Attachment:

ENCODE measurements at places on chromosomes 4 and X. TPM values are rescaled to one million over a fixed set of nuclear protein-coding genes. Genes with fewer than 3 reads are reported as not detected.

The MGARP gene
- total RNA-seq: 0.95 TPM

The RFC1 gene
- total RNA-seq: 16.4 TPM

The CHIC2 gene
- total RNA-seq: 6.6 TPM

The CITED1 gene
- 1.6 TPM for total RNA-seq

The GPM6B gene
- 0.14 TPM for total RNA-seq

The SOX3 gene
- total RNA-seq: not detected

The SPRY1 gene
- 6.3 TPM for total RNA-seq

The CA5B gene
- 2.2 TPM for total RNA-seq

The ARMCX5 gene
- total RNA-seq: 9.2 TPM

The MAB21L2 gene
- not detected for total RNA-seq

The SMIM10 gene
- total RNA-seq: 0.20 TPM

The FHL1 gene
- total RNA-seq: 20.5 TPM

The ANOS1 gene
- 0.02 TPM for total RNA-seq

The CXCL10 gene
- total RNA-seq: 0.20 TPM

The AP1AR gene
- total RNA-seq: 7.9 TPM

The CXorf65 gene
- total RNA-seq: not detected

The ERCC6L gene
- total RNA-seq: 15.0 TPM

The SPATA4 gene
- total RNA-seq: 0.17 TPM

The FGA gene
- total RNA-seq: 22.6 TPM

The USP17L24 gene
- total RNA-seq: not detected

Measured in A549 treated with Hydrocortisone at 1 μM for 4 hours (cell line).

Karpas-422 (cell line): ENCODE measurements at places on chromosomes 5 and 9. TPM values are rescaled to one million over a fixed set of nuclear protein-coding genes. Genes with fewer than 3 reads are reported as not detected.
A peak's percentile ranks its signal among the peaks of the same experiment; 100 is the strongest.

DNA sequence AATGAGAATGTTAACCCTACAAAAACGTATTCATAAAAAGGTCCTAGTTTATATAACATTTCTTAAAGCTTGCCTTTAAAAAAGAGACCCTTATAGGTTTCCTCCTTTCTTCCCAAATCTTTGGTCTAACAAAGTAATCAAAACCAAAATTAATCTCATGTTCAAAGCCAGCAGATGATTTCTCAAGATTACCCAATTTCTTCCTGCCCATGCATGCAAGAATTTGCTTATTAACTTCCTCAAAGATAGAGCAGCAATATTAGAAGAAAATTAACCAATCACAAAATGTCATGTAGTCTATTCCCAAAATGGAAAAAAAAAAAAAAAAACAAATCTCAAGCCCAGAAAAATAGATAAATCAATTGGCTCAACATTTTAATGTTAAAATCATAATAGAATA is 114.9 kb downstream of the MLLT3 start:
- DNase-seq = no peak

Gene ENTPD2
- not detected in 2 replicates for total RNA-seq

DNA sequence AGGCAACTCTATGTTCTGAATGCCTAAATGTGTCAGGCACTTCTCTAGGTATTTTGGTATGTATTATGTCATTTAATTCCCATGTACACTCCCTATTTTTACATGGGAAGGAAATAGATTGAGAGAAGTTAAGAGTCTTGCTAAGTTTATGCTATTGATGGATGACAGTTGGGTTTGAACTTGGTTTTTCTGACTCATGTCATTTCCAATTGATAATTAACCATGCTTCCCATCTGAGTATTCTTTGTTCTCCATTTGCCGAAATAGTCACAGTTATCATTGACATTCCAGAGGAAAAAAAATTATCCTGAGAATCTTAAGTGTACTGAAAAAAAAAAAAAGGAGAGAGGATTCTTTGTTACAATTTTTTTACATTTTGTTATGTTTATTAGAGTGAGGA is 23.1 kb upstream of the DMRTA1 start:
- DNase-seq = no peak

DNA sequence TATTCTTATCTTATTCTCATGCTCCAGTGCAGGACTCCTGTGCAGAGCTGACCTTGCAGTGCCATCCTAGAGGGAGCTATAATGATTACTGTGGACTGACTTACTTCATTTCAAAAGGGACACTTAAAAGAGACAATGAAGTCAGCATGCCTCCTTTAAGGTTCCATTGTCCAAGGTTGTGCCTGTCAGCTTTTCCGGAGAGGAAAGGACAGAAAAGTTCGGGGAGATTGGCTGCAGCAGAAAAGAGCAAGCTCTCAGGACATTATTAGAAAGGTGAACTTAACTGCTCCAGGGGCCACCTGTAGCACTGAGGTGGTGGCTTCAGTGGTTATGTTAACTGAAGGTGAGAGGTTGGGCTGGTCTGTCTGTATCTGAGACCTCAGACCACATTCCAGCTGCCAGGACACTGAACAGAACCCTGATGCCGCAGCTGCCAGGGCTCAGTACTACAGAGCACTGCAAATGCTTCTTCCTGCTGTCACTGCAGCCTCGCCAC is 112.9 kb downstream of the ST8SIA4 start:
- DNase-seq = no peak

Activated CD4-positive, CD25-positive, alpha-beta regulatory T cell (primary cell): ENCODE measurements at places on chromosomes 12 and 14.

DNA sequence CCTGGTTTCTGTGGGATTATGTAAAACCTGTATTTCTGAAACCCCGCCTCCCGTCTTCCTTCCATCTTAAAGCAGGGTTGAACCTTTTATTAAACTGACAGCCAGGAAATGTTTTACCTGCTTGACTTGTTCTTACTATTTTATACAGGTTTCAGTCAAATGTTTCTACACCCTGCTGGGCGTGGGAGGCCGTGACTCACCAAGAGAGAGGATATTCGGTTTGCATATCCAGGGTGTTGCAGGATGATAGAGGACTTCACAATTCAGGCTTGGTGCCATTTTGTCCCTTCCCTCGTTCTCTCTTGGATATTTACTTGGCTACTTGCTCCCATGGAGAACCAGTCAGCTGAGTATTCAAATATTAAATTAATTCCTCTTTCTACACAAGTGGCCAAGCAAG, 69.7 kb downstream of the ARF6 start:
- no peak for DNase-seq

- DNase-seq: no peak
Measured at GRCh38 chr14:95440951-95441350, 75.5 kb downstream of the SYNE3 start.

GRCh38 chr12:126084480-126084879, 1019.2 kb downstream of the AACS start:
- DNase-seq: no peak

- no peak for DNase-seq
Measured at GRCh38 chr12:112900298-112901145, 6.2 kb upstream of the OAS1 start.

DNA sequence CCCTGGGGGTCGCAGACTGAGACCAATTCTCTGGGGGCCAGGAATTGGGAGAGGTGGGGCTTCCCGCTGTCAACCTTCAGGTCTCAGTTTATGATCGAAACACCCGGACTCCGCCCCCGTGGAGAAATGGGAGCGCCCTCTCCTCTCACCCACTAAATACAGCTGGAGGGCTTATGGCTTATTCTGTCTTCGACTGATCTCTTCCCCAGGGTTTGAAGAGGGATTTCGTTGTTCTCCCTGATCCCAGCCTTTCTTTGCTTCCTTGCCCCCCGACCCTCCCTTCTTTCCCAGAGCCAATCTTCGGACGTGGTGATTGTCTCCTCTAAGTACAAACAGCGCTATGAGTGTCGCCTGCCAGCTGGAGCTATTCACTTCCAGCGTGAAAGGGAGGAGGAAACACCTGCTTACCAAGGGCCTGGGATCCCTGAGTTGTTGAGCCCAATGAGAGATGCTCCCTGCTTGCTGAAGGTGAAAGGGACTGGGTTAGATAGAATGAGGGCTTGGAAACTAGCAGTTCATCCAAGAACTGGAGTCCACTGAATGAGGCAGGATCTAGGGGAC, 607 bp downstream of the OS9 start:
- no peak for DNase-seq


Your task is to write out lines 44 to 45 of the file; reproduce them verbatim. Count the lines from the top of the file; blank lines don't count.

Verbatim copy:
A peak's percentile ranks its signal among the peaks of the same experiment; 100 is the strongest.

DNA sequence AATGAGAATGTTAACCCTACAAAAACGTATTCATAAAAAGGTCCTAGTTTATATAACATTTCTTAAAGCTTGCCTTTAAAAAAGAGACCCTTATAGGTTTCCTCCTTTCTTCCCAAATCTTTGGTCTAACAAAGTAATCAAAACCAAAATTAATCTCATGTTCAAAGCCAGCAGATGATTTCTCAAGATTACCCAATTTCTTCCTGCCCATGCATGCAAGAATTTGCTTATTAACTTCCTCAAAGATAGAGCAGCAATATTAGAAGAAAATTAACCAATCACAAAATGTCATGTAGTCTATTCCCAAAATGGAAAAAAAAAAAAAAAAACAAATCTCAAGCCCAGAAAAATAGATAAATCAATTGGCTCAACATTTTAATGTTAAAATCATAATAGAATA is 114.9 kb downstream of the MLLT3 start: